Q&A with Social Media Guru Ron Ploof 6


In June, we had the opportunity to hear Ron Ploof speak at the Digital Impact Conference, and recently caught up with him to talk about new media strategies, corporate micro-blogging, PR social media best practices, and his new book about practical B2B uses for New Media.

As a New Media Evangelist, Ron has worked with a $1.2 billion Fortune 1000 company to adopt New Media technologies, launch eight blogs, produce audio programming, and integrate corporate video with traditional marketing and public relations vehicles.

Q: What are a few social media sites and resources you would recommend for someone looking to get their feet wet in the new media space?

By “getting their feet wet,” I’m going to assume that they’re new to the New/Social Media/Web 2.0 space. If that’s true, then by far the most important concept they need to wrap their heads around is RSS. I’m sure there are lots of people who read the RaceTalk blog who may consider RSS passé, but RSS is the building block of New Media. It’s what connects the new publishers with the new listeners. So, even if you understand and use a RSS regularly, consider revisiting it as a “back to the basics” activity.

RSS represents the ultimate form of “opt-in,” because a subscriber willingly opens up a line of communication with you — on their terms not yours. This is markedly different from traditional marketing techniques because in the old days, marketers controlled the distribution. With an email list, if I wanted to “opt-out” of your list, I was at your mercy. RSS reverses the polarity. If I want to “opt-out” of your RSS feed, I can do so swiftly and easily — and there’s nothing you can do about it. Therefore, with the control placed into the consumer’s hands as opposed to the marketer’s, a new form of content needs to be created. One that is so valuable that content consumers stay subscribed.

Q: Where do you feel most companies currently stand when it comes to successfully leveraging social media? How can they improve?

We haven’t even scratched the surface yet. When I speak before mainstream business people, I give them a little test. I’ll ask them to define “blog” or identify symbols such as RSS. My unofficial findings are a bit humbling. Most have heard of blogs, but very few know what they are. Two months ago I was presenting before a group of business executives. After staring blankly at the RSS Symbol (the orange box with the dot and two curvy lines) for a few moments, someone piped in, “Is that the WiFi symbol?” they asked. And as for discussing services like Twitter? That just blows their minds.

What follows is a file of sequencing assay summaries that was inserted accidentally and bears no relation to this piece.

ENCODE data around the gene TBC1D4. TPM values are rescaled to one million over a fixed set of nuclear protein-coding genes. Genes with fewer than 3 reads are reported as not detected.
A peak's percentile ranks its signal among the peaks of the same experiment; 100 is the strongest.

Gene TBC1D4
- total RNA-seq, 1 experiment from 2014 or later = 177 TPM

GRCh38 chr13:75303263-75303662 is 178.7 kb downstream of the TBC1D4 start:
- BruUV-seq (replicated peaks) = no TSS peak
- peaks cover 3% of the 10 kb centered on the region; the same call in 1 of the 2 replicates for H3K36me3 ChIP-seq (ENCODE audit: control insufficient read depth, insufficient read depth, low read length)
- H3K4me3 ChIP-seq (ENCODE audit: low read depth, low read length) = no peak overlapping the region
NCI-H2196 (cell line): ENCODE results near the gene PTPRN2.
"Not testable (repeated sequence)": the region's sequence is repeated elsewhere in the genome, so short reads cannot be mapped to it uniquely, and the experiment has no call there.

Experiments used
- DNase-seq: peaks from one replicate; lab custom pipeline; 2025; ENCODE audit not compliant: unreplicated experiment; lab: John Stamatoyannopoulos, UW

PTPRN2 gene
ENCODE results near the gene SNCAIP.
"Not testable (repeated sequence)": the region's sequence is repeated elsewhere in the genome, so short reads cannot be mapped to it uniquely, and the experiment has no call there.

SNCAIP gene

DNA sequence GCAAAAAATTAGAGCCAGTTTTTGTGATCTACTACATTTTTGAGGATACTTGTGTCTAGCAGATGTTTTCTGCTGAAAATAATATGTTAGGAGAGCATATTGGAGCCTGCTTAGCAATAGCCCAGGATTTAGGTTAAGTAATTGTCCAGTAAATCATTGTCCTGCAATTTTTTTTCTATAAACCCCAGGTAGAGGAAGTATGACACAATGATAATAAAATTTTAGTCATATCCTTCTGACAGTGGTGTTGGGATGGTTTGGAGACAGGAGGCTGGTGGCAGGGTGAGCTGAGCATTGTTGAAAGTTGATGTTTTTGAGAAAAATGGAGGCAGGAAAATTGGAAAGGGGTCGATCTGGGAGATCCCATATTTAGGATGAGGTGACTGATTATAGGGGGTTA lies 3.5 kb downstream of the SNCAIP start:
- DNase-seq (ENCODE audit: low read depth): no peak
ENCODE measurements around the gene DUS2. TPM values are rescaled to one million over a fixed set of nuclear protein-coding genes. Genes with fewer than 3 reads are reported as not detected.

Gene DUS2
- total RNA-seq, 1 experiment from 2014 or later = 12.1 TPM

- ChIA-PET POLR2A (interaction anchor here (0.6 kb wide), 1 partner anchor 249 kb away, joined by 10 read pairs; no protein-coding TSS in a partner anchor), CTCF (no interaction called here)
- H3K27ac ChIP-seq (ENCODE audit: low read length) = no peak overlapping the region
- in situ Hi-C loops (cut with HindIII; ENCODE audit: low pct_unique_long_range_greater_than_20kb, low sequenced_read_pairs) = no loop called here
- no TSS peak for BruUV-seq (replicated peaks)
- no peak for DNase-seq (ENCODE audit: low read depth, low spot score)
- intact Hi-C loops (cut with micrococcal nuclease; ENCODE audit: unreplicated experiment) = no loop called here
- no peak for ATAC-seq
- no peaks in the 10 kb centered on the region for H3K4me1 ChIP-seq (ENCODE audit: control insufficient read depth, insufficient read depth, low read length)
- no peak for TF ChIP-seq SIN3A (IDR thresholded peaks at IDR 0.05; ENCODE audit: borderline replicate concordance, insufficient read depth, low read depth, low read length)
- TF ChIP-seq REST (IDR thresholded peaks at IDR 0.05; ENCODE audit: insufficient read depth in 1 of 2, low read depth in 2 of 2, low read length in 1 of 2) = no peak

We’re still in the early-adopter phase described in Geoffrey Moore’s Crossing the Chasm. The innovators and early adopters are using these new tools in groundbreaking ways. But mainstream business still has a long way to go.

As for those who’ve started using the technology, the way to improve is to focus on three things: Content, Content, and Content. People love stories. People love to be entertained. Become a storyteller and use all of the technologies at your disposal to tell your stories, whether it be in text, audio, video, or a combination thereof.

Q: As an active member of the Twitter community, what are your thoughts on companies/brands micro-blogging?

I prefer following people as opposed to brands. With that being said, I like time-sensitive or event-specific communications applications of Twitter. Live updates from a company or brand-sponsored event can give non-attendees an “insider’s feel” to the event. At the same time, conference attendees can use it to communicate back to the event organizers, who in turn can make changes on the fly. Then, after the conference is finished, a company/brand has access to a time-stamped database of conference topics that can be used for future event-planning or even the creation of new content.